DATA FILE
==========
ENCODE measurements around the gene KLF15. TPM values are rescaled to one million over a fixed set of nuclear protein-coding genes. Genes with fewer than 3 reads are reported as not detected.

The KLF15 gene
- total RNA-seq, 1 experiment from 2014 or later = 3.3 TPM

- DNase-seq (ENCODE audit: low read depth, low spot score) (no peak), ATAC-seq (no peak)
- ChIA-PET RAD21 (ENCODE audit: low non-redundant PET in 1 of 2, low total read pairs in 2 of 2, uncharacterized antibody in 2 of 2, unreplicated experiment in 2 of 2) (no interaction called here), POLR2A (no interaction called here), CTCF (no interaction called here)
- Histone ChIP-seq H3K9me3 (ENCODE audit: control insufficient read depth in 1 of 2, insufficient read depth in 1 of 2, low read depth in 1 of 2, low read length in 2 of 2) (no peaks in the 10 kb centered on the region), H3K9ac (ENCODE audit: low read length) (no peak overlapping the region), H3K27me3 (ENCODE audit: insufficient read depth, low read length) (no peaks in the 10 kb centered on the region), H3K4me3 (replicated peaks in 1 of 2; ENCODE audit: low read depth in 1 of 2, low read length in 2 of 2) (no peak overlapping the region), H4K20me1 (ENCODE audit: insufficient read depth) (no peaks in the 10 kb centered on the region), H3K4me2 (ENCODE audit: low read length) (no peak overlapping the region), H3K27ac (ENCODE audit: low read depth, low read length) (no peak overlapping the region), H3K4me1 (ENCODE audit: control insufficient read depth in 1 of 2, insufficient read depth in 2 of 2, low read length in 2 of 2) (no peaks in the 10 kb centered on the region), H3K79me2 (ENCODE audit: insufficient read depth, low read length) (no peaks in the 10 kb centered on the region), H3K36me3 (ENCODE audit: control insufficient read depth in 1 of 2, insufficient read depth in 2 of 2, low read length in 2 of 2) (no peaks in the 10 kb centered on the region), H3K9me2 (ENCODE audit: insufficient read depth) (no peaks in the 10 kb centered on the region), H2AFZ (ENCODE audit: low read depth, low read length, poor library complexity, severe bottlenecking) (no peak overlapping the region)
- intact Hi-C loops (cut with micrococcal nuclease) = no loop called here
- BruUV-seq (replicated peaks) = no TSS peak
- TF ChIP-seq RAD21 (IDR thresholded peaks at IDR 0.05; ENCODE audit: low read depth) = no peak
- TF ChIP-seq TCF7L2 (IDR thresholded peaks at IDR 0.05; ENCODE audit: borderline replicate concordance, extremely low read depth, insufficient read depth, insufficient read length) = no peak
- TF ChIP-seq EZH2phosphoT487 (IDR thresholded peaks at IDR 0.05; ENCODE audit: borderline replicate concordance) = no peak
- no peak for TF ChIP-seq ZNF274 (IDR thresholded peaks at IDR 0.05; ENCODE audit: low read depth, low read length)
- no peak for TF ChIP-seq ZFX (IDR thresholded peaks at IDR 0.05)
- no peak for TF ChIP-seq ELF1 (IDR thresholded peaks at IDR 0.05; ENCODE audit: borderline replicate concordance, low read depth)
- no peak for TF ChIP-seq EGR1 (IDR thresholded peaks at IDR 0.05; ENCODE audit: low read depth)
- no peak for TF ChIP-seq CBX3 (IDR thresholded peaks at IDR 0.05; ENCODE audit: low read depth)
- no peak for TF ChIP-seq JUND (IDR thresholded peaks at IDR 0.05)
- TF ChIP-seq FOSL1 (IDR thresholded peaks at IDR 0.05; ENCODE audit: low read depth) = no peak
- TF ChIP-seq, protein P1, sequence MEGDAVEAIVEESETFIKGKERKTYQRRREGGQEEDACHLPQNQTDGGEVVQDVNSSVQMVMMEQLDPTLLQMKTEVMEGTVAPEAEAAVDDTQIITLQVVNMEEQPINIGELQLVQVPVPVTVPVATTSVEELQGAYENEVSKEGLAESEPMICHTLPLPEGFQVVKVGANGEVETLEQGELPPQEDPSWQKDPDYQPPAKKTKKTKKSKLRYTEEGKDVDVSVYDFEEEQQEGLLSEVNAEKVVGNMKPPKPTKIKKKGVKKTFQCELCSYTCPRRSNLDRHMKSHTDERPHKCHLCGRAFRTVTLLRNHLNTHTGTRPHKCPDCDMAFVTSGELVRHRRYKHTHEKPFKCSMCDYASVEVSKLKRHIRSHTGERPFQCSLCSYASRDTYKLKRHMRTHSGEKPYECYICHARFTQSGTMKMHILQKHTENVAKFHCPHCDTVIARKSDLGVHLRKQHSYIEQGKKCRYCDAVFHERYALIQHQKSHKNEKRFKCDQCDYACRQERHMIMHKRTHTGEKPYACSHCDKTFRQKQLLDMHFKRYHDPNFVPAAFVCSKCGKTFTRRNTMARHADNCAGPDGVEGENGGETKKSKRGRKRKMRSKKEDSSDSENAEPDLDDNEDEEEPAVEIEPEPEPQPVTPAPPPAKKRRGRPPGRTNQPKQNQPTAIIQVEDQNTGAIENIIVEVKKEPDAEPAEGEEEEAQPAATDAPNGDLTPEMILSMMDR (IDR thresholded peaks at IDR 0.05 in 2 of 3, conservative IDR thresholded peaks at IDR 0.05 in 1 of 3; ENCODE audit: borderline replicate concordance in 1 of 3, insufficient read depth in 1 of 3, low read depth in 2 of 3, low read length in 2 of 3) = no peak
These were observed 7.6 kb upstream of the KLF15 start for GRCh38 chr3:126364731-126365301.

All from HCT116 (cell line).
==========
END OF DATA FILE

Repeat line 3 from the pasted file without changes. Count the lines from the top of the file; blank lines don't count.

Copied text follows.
- total RNA-seq, 1 experiment from 2014 or later = 3.3 TPM